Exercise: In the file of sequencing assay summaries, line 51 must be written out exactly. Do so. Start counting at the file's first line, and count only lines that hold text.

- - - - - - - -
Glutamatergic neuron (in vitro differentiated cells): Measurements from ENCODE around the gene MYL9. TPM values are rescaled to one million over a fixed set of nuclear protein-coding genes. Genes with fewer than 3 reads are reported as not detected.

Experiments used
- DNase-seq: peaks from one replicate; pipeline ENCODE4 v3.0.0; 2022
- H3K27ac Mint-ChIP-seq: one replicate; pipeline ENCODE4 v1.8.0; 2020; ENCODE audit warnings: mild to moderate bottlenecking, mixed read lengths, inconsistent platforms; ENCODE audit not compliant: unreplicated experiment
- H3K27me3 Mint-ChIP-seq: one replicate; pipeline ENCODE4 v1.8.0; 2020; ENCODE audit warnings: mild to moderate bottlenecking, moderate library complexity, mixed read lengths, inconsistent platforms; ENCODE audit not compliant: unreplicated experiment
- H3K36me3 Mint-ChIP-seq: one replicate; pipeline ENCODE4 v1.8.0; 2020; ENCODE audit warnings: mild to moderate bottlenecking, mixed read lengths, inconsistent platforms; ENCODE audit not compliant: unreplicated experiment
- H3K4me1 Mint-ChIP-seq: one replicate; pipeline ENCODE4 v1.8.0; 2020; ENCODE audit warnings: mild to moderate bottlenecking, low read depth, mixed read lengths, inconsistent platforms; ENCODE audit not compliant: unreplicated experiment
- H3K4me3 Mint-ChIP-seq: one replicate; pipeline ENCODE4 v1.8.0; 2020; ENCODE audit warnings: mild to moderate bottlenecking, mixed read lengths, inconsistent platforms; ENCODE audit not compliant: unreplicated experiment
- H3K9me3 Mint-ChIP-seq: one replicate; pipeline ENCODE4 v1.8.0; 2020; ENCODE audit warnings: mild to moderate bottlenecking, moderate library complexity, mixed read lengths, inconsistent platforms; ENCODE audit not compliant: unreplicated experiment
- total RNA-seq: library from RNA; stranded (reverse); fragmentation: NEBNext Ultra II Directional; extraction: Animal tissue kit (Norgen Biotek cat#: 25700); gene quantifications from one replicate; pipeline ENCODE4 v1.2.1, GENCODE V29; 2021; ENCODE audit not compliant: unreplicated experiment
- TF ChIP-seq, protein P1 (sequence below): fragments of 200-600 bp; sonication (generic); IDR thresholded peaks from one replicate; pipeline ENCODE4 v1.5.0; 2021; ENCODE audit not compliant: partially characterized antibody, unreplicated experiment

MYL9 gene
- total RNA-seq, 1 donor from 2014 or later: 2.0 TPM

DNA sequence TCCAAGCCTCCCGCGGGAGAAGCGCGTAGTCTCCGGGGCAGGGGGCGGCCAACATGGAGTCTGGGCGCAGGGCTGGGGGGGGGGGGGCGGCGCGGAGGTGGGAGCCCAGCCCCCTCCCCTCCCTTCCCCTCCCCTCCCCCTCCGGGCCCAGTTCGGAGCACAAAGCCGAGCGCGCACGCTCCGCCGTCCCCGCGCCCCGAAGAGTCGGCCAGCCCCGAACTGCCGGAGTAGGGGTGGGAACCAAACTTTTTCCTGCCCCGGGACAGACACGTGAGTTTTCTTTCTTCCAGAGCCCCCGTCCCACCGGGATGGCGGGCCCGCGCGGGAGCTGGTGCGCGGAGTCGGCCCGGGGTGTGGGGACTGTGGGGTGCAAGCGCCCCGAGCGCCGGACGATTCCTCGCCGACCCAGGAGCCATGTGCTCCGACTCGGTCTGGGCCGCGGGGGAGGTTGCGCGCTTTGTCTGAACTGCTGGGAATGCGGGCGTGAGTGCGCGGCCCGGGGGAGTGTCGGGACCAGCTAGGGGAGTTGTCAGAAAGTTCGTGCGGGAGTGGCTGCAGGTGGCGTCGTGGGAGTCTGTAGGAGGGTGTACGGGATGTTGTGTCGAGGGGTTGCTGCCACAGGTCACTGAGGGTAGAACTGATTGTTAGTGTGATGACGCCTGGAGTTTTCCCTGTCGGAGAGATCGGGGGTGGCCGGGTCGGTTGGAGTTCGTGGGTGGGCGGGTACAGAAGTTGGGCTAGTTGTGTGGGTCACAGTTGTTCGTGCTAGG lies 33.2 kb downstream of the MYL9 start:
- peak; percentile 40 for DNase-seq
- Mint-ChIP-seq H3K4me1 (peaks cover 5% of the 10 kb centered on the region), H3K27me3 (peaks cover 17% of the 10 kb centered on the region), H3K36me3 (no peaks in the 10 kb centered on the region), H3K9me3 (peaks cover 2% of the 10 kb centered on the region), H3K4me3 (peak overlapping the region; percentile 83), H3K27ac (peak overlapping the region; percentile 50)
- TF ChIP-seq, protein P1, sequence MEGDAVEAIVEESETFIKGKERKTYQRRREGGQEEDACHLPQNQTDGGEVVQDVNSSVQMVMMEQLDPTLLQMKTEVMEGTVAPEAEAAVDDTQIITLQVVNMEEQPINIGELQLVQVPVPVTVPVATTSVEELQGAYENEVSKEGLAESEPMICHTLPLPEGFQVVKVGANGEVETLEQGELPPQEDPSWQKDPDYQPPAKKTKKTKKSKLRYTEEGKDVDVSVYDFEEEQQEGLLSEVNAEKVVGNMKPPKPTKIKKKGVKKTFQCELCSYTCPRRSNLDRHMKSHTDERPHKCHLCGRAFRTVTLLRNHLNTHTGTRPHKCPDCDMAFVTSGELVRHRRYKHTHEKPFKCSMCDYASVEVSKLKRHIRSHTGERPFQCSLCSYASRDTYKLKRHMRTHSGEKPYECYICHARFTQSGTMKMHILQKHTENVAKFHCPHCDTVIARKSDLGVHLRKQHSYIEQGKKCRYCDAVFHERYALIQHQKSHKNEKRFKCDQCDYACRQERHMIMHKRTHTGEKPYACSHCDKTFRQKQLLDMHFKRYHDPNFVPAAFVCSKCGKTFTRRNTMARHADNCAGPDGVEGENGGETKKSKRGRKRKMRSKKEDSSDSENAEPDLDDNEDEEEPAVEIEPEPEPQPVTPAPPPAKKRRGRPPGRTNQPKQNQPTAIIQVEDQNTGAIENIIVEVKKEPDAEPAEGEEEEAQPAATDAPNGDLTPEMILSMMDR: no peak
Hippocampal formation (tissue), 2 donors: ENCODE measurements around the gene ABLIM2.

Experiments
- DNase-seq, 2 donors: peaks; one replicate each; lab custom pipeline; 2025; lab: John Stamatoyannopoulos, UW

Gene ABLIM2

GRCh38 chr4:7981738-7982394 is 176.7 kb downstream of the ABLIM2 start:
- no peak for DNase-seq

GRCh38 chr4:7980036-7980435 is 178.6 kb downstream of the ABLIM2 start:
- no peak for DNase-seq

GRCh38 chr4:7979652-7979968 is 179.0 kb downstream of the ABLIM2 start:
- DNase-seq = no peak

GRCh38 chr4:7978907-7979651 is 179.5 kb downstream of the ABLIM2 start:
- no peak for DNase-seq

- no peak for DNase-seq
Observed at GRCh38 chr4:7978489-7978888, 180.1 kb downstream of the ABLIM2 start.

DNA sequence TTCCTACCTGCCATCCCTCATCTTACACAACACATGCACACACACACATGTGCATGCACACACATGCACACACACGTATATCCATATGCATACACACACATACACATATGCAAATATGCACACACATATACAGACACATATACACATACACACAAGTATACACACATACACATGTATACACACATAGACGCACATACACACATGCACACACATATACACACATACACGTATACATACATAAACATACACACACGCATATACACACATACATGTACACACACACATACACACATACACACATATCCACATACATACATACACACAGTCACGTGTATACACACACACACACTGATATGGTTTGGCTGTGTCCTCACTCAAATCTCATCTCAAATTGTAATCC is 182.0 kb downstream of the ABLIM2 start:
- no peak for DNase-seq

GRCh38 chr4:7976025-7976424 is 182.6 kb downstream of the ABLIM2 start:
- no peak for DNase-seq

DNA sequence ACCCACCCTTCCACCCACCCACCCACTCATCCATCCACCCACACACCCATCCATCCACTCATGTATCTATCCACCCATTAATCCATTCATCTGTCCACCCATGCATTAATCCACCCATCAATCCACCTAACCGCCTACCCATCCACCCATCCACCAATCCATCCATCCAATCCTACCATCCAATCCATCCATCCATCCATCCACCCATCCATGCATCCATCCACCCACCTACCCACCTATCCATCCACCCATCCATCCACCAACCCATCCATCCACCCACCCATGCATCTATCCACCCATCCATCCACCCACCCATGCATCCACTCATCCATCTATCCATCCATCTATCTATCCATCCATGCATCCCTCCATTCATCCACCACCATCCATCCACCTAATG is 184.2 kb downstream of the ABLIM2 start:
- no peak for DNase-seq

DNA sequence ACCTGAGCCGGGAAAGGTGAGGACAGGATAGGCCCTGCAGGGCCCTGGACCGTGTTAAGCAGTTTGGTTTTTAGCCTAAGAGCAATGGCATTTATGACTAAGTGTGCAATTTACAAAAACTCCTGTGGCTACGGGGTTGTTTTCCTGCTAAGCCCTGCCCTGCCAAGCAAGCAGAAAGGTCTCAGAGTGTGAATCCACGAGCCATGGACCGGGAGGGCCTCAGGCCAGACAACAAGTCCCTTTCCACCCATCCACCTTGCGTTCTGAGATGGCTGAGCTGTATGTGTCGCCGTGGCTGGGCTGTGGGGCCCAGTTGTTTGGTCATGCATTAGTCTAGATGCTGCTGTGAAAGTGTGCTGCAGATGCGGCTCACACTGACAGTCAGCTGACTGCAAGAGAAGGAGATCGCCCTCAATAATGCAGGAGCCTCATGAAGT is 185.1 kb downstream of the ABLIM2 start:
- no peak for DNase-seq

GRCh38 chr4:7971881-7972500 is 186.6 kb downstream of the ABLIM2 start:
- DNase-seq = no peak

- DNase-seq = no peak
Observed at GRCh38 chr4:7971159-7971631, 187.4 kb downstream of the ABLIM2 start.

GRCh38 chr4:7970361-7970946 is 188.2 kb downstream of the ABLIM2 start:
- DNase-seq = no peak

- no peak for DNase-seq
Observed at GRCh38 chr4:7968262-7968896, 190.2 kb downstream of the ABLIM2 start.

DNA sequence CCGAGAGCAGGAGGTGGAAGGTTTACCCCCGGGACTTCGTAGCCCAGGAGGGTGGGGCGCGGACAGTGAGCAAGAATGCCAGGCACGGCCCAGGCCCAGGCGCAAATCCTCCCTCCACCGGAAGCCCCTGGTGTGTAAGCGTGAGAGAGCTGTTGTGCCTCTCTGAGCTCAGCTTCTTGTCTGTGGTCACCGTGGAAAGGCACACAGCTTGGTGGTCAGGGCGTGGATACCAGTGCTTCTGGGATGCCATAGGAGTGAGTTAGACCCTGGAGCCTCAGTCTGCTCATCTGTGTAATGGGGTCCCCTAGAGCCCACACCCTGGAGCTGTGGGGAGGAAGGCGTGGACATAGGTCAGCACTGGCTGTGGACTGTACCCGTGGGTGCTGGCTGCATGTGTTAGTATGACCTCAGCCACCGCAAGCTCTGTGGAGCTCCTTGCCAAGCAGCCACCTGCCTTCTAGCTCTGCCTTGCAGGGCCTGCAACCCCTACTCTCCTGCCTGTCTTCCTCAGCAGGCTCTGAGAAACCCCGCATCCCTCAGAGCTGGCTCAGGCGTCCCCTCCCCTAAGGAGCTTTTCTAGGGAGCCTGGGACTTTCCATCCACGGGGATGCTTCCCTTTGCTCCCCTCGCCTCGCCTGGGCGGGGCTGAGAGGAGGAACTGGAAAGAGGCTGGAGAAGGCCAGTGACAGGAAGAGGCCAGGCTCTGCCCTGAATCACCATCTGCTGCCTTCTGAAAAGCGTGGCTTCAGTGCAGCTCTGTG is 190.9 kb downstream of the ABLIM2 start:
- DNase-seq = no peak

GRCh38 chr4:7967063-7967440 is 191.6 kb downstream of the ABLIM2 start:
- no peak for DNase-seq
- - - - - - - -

- no peak for DNase-seq